Suppressed Demand

The concept of “induced demand” is gradually becoming known in the transportation planning world. It describes the corner we’ve painted ourselves into with planning access facilities around the car: the more roads you provide, to make room for motor traffic, the more motor traffic you create. Urban roads in some parts of Los Angeles have eight lanes; freeways in places approach fourteen lanes or even more…yet congestion always gets worse!

This is in part because we typically offer roads to motorists in a way that lets them be perceived as “free.”

When they are not free, they tend to fail, as toll road projects competing with public roads in the Western US have shown.

Of course, public roads aren’t “free” either, but the cost is hidden—and subsidized. They are financed by various mixes of sales, property, and income taxes paid by everyone, no matter how much or how little roadway they use.

In fact, motorists, who demand the most lane space and parking acreage, pay far less towards road building and maintenance than they cost us all, seeing how much room they need and how fast they wear out the asphalt. Those of us who use roads more efficiently—and that includes transit users as well as bicyclists—overpay in taxes to support the motoring public’s predilection for roaring about in big tin boxes.

This provision of subsidized road space creates traffic just as surely as displays of free cake on every streetcorner would create a diabetes epidemic. (Big agra subsidies have done that anyway!)

Meanwhile, the use of transit and cycling has been artificially suppressed by the restriction of service (in the case of transit) and the denial of safe travel and parking facilities for cyclists. Self-entitled motorists and shortsighted merchants rail against giving up even the slightest sliver of asphalt to bicycle users, or a dime of transportation funds to accommodate transit passengers, often employing extremely violent language and imagery, as well as a comprehensive disregard of facts.

Just today I read of how shopkeepers along Polk Street in San Francisco browbeat that city’s MTA into scaling back the bike lanes along that corridor to mere sharrows in order to preserve parking—though actual real-life surveys showed that only 15% of the people on the street drove there. Yes, Polk Street merchants are backhanding a potential 85% of their clientele out of their zealous worship of the car!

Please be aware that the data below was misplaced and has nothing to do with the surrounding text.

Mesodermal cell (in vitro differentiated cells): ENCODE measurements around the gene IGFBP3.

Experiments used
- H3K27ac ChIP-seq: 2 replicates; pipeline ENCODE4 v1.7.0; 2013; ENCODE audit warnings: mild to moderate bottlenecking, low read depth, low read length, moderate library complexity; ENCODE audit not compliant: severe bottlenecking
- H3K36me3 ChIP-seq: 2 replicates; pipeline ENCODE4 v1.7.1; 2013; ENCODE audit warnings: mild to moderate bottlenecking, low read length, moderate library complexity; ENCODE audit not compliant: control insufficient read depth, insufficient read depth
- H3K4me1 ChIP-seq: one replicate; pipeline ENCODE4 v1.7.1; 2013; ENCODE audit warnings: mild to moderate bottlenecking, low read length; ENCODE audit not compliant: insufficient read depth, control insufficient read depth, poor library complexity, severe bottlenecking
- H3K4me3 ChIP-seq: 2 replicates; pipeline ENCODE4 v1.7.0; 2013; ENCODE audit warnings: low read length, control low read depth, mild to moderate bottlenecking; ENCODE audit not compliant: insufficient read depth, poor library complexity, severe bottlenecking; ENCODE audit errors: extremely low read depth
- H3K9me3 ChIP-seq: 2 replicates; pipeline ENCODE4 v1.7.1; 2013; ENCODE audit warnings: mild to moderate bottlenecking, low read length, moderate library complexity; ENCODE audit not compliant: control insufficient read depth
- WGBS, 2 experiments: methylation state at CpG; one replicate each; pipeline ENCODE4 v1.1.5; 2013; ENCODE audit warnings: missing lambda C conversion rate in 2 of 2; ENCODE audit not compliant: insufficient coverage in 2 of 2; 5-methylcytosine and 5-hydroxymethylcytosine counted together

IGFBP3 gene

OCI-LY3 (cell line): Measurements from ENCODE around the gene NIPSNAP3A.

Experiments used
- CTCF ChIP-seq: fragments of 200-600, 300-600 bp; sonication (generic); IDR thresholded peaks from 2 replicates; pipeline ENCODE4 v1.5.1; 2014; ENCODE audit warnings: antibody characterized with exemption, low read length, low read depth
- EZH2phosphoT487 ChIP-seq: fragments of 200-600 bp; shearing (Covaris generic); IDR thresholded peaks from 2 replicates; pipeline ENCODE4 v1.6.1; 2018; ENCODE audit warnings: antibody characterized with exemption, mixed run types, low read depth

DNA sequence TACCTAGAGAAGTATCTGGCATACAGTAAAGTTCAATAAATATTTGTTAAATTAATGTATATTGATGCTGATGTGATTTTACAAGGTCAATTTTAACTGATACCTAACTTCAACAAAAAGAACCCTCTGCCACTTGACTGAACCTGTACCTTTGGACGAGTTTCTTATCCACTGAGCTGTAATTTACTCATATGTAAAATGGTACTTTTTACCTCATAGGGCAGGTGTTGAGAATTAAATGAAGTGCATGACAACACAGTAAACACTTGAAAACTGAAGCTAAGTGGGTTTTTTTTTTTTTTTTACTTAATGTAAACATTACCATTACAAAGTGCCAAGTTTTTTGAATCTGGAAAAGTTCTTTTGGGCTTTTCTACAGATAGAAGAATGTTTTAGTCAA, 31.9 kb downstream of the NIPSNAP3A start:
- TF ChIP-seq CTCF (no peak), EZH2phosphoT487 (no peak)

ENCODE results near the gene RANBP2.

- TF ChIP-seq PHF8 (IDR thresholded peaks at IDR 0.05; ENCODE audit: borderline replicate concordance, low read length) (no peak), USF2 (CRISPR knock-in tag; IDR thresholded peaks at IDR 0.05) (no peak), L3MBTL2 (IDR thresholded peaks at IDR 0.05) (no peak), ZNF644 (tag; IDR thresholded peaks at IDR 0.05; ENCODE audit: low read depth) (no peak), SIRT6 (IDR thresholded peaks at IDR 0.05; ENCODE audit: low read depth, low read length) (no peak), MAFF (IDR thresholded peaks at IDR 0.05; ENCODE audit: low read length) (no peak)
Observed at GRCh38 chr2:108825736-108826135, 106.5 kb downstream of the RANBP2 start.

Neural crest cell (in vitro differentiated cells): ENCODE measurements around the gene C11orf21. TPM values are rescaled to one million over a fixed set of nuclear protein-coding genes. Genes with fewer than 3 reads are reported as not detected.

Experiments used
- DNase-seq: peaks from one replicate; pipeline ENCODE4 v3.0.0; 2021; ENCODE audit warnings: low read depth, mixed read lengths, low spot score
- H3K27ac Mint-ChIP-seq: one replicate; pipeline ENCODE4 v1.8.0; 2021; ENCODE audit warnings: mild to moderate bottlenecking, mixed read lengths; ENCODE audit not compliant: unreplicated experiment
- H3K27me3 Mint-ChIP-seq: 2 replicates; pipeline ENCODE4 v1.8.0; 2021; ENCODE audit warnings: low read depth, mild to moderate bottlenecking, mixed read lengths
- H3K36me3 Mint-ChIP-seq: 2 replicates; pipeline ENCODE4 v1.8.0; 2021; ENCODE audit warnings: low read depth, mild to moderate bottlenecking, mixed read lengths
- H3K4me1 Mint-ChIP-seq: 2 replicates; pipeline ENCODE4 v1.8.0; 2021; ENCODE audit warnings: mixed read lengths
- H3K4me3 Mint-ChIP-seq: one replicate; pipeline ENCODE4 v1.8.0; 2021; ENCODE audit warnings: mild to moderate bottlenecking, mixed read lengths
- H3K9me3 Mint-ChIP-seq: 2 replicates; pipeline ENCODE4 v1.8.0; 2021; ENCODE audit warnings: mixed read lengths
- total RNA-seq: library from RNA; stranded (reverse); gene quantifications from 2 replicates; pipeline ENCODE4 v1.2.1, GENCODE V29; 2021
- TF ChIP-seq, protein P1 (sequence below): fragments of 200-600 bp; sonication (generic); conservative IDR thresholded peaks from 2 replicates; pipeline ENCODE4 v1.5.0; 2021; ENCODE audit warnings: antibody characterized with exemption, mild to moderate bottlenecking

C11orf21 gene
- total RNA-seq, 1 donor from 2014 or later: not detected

By pandering to the car, we are quashing the very consumer culture our economy is presently built upon.

But when you free the roads from cars, and open them to people on bikes, the suppressed demand for cycling in LA bursts forth—and joy flows into the street, while cash flows into the shops along the street.

Yes, even here in LA. Take a look at these snapshots I made during CicLAvia a week and a half ago….

Local market on Alvarado near Downtown

Famous Cuban restaurant packed with cyclists

Cafe Brasil on Venice Boulevard

Kiosks and brick-and-mortars rake it in at Venice Beach’s Windward Circle

Santa Monica’s Main Street merchants, though over a mile from the CicLAvia route, also benefited

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One Comment

  1. Frank Peters
    Posted May 1, 2013 at 1:02 pm | Permalink

    We’re all dealing with resistance to change. If the merchants on Polk Street only knew; this compromise sounds like it will help neither party. As Newport Beach begins its Bicycle Master Plan I think few realize the same kinds of parking and sharing the space on our roads issues will come to the forefront. Merchants will make the same uninformed arguments, but let’s hope our elected officials have more backbone. It’s a leap of faith for many and it takes courage to try something new. In many cases, the leap is worth the risks. Nice post.

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